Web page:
In 2005, Bush described his proposal: "As we fix Social Security," he said that summer, "we must make it a better deal for our younger workers by allowing them to put part of their payroll taxes in personal retirement accounts." Such accounts would be voluntary, and the funds would go into what Bush called "a conservative mix of bond and stock funds."

Despite McCain's apparent endorsement of that plan, economic policy adviser Douglas Holtz-Eakin said in an interview this week that McCain wasn't endorsing replacing guaranteed Social Security benefits with such accounts.

Here's where the confusion comes in. Holtz-Eakin said that McCain wouldn't rule out anything, because if he's elected he'd gather all parties and interests and try to fashion a workable compromise.

Social Security's financial problem is one that experts don't see becoming oppressive until 2041, when the system's trustees estimate that it will run out of money. It's expected to begin paying out more than it's taking in by 2017, however.

Since the government is using the current Social Security balance to help fund the budget, Washington soon will have to find new ways to make up its deficits, perhaps with spending cuts or tax increases.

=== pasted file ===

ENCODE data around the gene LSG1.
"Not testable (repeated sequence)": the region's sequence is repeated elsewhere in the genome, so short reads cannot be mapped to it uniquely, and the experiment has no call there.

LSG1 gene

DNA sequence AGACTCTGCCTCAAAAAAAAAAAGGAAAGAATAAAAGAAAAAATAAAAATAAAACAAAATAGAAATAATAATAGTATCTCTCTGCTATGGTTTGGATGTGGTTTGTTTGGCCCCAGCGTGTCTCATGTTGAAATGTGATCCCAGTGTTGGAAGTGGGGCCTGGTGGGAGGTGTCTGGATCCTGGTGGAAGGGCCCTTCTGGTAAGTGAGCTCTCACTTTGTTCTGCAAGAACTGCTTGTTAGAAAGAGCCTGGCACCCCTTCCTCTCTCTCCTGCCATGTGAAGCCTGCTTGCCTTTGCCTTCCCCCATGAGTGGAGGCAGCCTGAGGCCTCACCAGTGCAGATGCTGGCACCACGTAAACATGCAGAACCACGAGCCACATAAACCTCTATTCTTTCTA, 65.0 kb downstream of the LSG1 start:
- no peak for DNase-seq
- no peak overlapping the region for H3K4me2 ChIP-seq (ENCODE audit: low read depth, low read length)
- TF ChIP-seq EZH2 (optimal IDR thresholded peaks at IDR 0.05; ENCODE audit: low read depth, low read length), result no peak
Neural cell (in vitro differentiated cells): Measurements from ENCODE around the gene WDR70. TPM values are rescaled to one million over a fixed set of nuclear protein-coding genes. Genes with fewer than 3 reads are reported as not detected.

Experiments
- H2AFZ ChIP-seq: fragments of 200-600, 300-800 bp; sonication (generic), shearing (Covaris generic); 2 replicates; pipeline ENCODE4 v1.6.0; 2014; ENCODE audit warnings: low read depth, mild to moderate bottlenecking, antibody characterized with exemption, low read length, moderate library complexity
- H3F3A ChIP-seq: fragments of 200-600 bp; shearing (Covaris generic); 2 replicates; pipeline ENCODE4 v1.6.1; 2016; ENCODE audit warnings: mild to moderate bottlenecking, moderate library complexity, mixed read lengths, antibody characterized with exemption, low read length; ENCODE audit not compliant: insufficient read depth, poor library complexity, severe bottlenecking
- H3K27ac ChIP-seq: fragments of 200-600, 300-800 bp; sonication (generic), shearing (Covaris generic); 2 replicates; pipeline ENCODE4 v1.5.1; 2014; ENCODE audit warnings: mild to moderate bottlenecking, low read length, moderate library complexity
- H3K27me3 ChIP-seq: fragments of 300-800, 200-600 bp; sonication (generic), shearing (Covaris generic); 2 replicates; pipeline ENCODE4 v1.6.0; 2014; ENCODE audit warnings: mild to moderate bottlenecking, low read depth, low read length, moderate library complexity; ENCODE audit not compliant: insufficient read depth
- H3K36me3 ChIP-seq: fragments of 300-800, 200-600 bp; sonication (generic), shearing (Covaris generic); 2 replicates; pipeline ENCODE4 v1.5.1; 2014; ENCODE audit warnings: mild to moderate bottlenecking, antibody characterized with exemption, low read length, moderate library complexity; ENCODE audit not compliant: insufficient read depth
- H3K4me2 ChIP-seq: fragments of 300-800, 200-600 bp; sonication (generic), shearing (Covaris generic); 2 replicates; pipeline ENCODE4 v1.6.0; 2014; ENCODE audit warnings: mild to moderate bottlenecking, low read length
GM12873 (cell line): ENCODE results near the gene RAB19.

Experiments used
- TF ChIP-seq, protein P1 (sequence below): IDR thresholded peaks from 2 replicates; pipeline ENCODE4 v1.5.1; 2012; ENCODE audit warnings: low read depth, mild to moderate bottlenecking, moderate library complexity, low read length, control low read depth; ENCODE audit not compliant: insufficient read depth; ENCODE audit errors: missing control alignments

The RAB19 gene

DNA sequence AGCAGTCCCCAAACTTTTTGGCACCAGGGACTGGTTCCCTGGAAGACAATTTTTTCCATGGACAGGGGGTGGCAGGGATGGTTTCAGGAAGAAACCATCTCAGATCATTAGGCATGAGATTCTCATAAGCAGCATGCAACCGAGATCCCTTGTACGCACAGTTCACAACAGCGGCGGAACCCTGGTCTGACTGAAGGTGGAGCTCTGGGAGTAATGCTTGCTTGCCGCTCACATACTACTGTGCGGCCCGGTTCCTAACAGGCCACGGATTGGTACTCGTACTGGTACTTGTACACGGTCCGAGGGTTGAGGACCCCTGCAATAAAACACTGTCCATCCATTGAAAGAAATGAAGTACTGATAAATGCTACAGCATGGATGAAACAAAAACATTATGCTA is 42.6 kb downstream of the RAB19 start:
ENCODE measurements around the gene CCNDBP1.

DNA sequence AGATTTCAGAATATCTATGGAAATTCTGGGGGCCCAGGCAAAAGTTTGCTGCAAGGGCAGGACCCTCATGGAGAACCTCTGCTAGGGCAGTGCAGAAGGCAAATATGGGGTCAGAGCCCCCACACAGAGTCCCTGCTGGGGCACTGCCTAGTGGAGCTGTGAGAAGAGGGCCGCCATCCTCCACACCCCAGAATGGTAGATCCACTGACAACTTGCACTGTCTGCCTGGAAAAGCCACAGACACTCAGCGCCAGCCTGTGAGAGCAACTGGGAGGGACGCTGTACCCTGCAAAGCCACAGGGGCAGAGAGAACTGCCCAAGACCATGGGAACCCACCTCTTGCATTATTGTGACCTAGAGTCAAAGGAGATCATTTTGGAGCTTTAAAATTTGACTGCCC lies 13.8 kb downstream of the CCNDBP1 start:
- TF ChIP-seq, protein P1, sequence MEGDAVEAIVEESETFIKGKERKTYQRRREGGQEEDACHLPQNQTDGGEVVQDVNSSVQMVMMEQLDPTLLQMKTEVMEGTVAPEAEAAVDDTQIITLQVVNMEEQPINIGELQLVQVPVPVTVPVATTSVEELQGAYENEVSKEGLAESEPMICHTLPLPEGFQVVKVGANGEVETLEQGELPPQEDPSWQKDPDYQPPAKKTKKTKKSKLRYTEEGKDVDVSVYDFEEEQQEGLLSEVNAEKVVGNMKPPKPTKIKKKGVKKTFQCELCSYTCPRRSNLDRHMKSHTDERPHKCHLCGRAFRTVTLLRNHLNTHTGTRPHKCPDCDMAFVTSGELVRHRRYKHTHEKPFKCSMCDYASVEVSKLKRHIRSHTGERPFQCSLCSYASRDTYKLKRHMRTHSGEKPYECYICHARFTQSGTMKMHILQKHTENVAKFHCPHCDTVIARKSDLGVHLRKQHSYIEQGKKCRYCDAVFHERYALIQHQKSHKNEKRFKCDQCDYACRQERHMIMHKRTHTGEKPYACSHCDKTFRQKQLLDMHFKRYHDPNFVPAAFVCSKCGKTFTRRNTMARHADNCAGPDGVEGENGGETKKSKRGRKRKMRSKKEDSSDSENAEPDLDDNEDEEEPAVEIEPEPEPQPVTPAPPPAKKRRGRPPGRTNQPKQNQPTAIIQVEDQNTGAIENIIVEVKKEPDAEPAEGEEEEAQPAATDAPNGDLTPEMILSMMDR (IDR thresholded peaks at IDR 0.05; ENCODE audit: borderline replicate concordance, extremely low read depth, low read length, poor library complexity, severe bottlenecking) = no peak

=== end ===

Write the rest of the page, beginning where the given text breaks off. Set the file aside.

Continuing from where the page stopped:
"It's true that the system is not in crisis, but that doesn't mean there's not a big problem," Brookings' Sawhill said.

Rudolph Penner, a senior fellow at the Urban Institute and a former director of the Congressional Budget Office, said the problem involved how the next president could trim the huge federal budget deficit. Major tax increases are unlikely, and spending cuts in discretionary programs simply aren't enough to make a major dent.

At the same time, costs for Social Security — as well as Medicare and Medicaid, which face a more immediate financial crunch — will keep going up. "Unless they do something about growth (in those programs) the new president will be handcuffed," Penner said.

Waiting until Social Security faces a full-blown financial crisis could mean drastic changes, said John Laitner, the director of the Michigan Retirement Research Center.

The candidates are aware of the looming problem, and all pledge high-level commissions or discussions.

But in the world of hardball politics, less than a month before a Pennsylvania primary that will help determine the Democratic nominee, specifics are the stuff of Web sites and position papers. Pennsylvania wants the red meat of reassurance, and Clinton and Obama are giving it to them.

Thank goodness, said Sackett, the 77-year-old retiree from Greensburg who's going for Clinton. "My mother didn't work, and we didn't have anything after my father died. That little bit of Social Security money was the only thing we could turn to," he recalled.

"Young people today want Social Security privatized," he said.

But they should think what would happen if a parent were killed in the war on terrorism. "They would leave behind a mother and children," Sackett said. "You can't tell me those children would not need Social Security benefits."

ON THE WEB

President Bush's 2005 Social Security plan

McCain's retirement plan.

Clinton's Pennsylvania comments on Social Security.

Obama's views on Social Security.

McClatchy Newspapers 2008